Role of the Retinoblastoma protein, Rb, during adult neurogenesis in the olfactory bulb

Rayan Mohammad Mahmoud Naser, Renaud Vandenbosch, Saad Omais, Dayana Hayek, Carine Jaafar, Sawsan Al Lafi, Afaf Saliba, Maarouf Baghdadi, Larissa Skaf, Noel Ghanem

Research output: Contribution to journalArticlepeer-review

18 Scopus citations


Adult neural stem cells (aNSCs) are relatively quiescent populations that give rise to distinct neuronal subtypes throughout life, yet, at a very low rate and restricted differentiation potential. Thus, identifying the molecular mechanisms that control their cellular expansion is critical for regeneration after brain injury. Loss of the Retinoblastoma protein, Rb, leads to several defects in cell cycle as well as neuronal differentiation and migration during brain development. Here, we investigated the role of Rb during adult neurogenesis in the olfactory bulb (OB) by inducing its temporal deletion in aNSCs and progenitors. Loss of Rb was associated with increased proliferation of adult progenitors in the subventricular zone (SVZ) and the rostral migratory stream (RMS) but did not alter self-renewal of aNSCs or neuroblasts subsequent migration and terminal differentiation. Hence, one month after their birth, Rb-null neuroblasts were able to differentiate into distinct subtypes of GABAergic OB interneurons but were gradually lost after 3 months. Similarly, Rb controlled aNSCs/progenitors proliferation in vitro without affecting their differentiation capacity. This enhanced SVZ/OB neurogenesis associated with loss of Rb was only transient and negatively affected by increased apoptosis indicating a critical requirement for Rb in the long-term survival of adult-born OB interneurons.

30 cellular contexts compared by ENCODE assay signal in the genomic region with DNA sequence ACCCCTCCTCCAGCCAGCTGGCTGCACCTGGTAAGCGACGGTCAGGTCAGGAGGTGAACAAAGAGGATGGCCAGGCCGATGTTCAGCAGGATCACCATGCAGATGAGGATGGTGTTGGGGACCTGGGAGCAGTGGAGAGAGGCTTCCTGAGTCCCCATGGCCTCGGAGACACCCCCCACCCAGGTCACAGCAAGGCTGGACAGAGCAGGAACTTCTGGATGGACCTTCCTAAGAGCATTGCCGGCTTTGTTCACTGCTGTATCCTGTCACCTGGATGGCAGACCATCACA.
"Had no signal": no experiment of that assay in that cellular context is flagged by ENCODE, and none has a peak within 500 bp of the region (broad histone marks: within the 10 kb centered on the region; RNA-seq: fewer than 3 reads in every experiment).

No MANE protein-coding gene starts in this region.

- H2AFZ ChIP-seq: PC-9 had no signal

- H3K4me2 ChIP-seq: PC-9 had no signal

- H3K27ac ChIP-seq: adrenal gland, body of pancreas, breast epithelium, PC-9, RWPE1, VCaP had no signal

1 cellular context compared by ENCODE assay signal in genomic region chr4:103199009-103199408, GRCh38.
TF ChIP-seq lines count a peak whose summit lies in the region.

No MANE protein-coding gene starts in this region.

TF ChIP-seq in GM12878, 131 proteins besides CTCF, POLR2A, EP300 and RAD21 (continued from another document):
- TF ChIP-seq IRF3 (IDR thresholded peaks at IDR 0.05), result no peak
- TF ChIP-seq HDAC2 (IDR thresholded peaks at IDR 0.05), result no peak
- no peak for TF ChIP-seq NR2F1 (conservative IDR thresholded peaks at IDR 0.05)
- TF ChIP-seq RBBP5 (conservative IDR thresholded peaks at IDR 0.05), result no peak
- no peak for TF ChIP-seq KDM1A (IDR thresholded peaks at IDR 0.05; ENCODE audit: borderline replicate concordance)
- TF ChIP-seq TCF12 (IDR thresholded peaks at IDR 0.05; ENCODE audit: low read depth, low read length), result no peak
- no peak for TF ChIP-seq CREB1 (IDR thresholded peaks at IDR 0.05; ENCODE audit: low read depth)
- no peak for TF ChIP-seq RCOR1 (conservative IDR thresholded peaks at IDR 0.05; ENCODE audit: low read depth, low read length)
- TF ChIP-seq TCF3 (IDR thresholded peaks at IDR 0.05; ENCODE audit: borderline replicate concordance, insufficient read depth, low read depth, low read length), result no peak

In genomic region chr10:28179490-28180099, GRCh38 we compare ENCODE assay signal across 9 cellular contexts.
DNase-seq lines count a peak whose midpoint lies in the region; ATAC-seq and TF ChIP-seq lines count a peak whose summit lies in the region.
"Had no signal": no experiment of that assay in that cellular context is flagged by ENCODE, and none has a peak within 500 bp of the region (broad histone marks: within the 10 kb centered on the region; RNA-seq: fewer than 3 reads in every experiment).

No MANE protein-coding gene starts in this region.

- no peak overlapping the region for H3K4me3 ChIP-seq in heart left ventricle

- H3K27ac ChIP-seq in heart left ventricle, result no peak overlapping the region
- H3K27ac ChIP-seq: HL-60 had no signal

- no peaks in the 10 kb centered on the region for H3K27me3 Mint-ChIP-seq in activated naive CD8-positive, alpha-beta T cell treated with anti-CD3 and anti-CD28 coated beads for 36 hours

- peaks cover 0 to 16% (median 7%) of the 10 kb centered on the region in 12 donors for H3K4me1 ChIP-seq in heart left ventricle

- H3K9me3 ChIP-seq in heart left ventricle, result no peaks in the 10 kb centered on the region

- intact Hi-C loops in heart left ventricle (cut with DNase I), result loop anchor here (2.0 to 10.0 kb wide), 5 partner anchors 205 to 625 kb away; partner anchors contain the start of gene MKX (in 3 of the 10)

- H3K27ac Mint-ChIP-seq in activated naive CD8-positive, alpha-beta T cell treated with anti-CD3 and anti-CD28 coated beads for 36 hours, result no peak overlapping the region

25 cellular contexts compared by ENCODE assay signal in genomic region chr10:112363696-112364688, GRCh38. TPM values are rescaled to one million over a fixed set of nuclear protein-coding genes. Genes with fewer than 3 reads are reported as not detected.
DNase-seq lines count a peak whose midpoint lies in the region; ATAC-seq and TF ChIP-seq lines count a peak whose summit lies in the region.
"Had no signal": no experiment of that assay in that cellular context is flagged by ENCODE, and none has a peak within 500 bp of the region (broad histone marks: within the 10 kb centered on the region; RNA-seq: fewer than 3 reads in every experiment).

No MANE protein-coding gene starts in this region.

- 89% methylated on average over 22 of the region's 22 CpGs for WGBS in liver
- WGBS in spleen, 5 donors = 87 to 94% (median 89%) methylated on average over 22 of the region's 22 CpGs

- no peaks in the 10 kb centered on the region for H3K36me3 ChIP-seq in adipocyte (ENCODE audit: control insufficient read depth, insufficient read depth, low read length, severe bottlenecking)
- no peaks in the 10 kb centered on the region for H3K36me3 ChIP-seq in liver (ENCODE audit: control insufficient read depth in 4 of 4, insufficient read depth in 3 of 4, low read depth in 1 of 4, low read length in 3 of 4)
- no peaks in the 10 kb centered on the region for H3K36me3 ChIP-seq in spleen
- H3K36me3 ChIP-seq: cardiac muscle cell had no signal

Original languageEnglish (US)
Issue number1
StatePublished - Feb 5 2016
Externally publishedYes

Bibliographical note

KAUST Repository Item: Exported on 2022-05-31
Acknowledgements: This study was funded by grants from the University Research Board (URB) at the American University of Beirut (AUB) and the Lebanese National Council for Scientific Research (LNCSR) to N.G. Part of this study was performed using common equipment and material available at the Kamal A. Shair Central Research Science Laboratory (KAS CRSL) at AUB. R.V. was supported by fellowships from the Vision 2010 strategic plan of the University of Ottawa, the Alzheimer Society of Canada, the Heart and Stroke Foundation of Canada, and, by travel awards from the Léon Fredericq Funds (University Hospital of Liège, Liège, Belgium) and Wallonie-Bruxelles International. We thank Dr. Ruth Slack and Dr. Mireille Kacho at the University of Ottawa for their critical review of the study. We thank also Dr. Raya Saab and Dr. Hassan Zalzali at AUB for their technical assistance. R.V. is currently a postdoctoral researcher at the Belgian Fund for Scientific Research (F.R.S-F.N.R.S.) and R.N. a PhD student in the division of Biological and Environmental Sciences and Engineering, King Abdullah University of Science and Technology, KSA. M.B. is research assistant in the Department of Neuroscience, Erasmus Medical Center, Rotterdam, The Netherlands.

ASJC Scopus subject areas

  • General


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